A team led by NIGHTSEA founder Charlie Mazel discovered and videotaped fluorescence in a mantis shrimp in the Bahamas in May of 2002. The discovery led to a new research project into the contribution of the fluorescence to the color pattern of the animal, and its functional role in visual ecology. The results were published in the journal Science in January 2004. Click here to download a pdf of the paper.
Mantis shrimp are stomatopod crustaceans that live in tropical and subtropical seas. They are fearsome predators with remarkable (incredible!) vision and lightning-fast striking appendages. They come in two varieties – smashers and spearers. As the names imply, the smashers have blunt-tipped claws used to stun prey, while the spearers have sharp tips. Some varieties are small, just a few centimeters long, but others can grow up to 30 cm (12 in.).
In May of 2002 Charlie Mazel was leading a small research team at the Caribbean Marine Research Center, Lee Stocking Island, Bahamas. The general goal of the project was to explore for new examples of fluorescence in the sea, and we were finding a variety of shrimp, crabs, anemones, fish, and other critters in which fluorescence had never before been documented. On one night dive I was under the dock at CMRC testing out a video camera rigged for fluorescence, while my incomparable team (talented artist and diver Sharon McGauley and the irrepressible Joel Albertson of Girdwood, Alaska) had wandered out into the sand to explore. I caught up with them stretched out on the bottom with their lights pointed at an animal filling the opening of a hole in the sand. It was a mantis shrimp, and it had two bright yellow fluorescing spots. I settled in to film it, and was lucky to capture the clip of the mantis shrimp spearing a fish that you see at the top of this page.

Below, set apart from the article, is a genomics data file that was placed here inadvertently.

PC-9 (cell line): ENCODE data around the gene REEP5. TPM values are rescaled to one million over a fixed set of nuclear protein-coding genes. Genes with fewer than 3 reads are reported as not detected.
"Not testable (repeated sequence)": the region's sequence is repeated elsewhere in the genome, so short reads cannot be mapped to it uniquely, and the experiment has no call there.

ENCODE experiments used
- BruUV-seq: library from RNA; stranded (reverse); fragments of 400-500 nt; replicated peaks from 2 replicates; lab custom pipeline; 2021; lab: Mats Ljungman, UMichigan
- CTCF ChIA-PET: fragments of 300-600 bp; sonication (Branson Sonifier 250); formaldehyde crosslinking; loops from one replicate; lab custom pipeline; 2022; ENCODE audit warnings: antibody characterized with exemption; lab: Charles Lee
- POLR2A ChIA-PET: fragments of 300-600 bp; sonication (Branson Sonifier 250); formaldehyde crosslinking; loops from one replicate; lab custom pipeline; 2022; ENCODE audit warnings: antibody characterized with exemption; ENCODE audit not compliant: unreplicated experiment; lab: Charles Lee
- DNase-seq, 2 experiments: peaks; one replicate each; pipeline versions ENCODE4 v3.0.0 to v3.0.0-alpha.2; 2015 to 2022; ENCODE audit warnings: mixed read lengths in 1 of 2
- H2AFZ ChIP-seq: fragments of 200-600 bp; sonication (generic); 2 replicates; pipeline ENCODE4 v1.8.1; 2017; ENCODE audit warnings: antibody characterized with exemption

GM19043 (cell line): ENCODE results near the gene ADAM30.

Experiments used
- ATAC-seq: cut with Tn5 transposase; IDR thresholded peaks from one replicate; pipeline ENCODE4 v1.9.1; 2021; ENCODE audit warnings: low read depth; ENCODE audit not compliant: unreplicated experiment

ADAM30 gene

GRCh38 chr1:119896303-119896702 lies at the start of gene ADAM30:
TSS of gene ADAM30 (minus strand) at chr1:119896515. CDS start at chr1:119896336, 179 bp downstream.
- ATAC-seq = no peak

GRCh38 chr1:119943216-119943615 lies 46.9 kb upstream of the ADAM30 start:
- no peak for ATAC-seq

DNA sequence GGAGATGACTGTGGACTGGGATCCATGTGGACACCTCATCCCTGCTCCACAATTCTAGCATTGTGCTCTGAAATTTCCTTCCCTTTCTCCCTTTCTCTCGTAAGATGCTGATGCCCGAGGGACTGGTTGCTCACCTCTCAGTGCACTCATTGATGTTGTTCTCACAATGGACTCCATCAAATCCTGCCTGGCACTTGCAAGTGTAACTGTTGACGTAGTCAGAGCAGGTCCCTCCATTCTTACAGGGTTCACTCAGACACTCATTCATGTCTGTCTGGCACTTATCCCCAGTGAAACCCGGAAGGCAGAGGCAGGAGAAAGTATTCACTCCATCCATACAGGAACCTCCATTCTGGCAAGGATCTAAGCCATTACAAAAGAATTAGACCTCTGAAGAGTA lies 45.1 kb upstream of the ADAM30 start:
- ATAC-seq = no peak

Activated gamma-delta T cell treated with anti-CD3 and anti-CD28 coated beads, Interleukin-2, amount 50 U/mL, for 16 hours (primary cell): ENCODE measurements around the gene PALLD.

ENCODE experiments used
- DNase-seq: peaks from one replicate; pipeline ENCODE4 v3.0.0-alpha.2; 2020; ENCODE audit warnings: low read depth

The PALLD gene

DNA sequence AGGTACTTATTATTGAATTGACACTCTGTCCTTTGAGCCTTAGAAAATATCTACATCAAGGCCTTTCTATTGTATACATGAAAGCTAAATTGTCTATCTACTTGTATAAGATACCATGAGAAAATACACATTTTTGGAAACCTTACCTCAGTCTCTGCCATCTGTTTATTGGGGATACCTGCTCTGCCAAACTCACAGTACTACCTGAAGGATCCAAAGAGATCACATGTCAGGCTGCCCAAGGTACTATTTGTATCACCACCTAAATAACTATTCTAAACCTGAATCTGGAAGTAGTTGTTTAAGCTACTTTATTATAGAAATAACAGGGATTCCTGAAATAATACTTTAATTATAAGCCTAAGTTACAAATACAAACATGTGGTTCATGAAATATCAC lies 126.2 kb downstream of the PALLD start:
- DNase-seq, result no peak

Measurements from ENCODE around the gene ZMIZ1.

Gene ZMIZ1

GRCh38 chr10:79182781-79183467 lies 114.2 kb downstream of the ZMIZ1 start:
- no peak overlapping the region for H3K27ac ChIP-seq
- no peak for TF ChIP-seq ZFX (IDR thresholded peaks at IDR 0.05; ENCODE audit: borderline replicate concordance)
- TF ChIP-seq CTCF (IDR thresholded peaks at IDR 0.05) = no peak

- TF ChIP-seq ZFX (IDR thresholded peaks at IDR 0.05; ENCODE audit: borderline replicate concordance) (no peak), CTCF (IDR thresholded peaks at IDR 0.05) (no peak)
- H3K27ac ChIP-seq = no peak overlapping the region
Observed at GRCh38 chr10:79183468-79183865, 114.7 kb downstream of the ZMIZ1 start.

After the trip I sent a copy of the video to Dr. Tom Cronin at the University of Maryland, Baltimore County. Tom is an expert in mantis shrimp vision, and he was excited about the possible significance of the fluorescent spots. We added Dr. Justin Marshall (University of Queensland, Australia) and Dr. Roy Caldwell (University of California Berkeley) to the team. Justin is also an expert in mantis shrimp vision, and Roy is a leading researcher on mantis shrimp ecology and behavior. We investigated the fluorescence excitation and emission spectra and how those interacted with the available light at different depths and with the mantis shrimp visual system. Normally colors are absorbed as you go deeper in the water, leading to the washed-out blue you see in underwater photos taken without flash. The fluorescence of the yellow spots keeps them from losing their color with depth, so that they stay bright and obvious – especially to another mantis shrimp of the same species. Work that Roy Caldwell did with subjects in his lab showed that the fluorescent spots are important in the animal’s threat display behavior. Details are in the paper.